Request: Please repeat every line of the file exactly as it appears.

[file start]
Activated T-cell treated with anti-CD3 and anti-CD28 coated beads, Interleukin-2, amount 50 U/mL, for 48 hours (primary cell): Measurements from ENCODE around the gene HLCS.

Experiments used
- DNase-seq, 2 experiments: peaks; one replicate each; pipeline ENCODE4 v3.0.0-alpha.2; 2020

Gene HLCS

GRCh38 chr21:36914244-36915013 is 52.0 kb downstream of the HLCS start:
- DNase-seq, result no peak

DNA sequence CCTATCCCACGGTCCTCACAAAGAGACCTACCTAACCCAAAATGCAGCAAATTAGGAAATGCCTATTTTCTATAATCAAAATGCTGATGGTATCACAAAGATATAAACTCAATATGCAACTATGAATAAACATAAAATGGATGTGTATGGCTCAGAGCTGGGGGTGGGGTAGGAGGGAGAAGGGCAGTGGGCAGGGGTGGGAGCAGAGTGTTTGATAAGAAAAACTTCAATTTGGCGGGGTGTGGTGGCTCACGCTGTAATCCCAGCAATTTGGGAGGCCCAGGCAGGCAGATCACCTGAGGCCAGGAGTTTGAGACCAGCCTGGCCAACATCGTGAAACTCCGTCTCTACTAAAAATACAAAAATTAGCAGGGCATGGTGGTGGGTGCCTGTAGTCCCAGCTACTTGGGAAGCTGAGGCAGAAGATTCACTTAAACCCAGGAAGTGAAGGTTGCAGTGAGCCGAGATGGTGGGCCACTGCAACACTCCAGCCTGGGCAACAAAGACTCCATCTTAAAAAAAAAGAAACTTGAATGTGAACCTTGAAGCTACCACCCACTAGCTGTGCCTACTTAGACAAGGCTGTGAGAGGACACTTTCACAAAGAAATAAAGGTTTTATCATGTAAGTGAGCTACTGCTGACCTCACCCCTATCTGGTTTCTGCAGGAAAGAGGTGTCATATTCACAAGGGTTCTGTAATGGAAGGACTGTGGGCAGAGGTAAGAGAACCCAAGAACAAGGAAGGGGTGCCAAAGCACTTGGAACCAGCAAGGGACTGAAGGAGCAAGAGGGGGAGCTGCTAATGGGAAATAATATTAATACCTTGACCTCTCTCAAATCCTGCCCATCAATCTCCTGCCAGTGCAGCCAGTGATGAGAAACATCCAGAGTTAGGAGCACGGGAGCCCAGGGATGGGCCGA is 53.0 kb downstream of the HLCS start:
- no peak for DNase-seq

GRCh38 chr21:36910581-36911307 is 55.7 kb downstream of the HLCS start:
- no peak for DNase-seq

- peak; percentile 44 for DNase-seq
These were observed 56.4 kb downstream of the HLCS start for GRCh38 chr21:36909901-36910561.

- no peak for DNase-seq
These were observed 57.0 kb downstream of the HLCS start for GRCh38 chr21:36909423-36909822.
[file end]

Activated T-cell treated with anti-CD3 and anti-CD28 coated beads, Interleukin-2, amount 50 U/mL, for 48 hours (primary cell): Measurements from ENCODE around the gene HLCS.

Experiments used
- DNase-seq, 2 experiments: peaks; one replicate each; pipeline ENCODE4 v3.0.0-alpha.2; 2020

Gene HLCS

GRCh38 chr21:36914244-36915013 is 52.0 kb downstream of the HLCS start:
- DNase-seq, result no peak

DNA sequence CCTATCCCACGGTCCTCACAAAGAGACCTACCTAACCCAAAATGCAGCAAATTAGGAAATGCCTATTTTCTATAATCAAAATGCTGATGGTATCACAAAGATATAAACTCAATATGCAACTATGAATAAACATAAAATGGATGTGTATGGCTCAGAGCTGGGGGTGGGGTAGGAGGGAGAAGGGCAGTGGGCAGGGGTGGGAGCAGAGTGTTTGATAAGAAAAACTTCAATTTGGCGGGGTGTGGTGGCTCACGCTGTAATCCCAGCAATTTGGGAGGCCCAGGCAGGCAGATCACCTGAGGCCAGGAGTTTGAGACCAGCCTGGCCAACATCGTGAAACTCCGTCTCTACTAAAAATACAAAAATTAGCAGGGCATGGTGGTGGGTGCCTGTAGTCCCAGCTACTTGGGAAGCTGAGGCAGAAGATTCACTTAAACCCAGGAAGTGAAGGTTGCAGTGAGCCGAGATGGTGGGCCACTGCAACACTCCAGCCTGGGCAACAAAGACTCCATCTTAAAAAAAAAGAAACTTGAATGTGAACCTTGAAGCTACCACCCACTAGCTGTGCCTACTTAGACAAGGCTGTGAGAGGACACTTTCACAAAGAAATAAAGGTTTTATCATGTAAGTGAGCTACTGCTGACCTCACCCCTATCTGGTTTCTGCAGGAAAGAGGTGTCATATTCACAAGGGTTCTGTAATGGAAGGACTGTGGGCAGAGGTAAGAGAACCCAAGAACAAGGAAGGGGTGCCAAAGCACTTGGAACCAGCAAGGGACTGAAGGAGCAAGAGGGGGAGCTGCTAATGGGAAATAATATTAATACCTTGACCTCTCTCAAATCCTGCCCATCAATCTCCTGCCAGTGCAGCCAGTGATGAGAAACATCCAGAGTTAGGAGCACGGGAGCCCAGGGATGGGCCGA is 53.0 kb downstream of the HLCS start:
- no peak for DNase-seq

GRCh38 chr21:36910581-36911307 is 55.7 kb downstream of the HLCS start:
- no peak for DNase-seq

- peak; percentile 44 for DNase-seq
These were observed 56.4 kb downstream of the HLCS start for GRCh38 chr21:36909901-36910561.

- no peak for DNase-seq
These were observed 57.0 kb downstream of the HLCS start for GRCh38 chr21:36909423-36909822.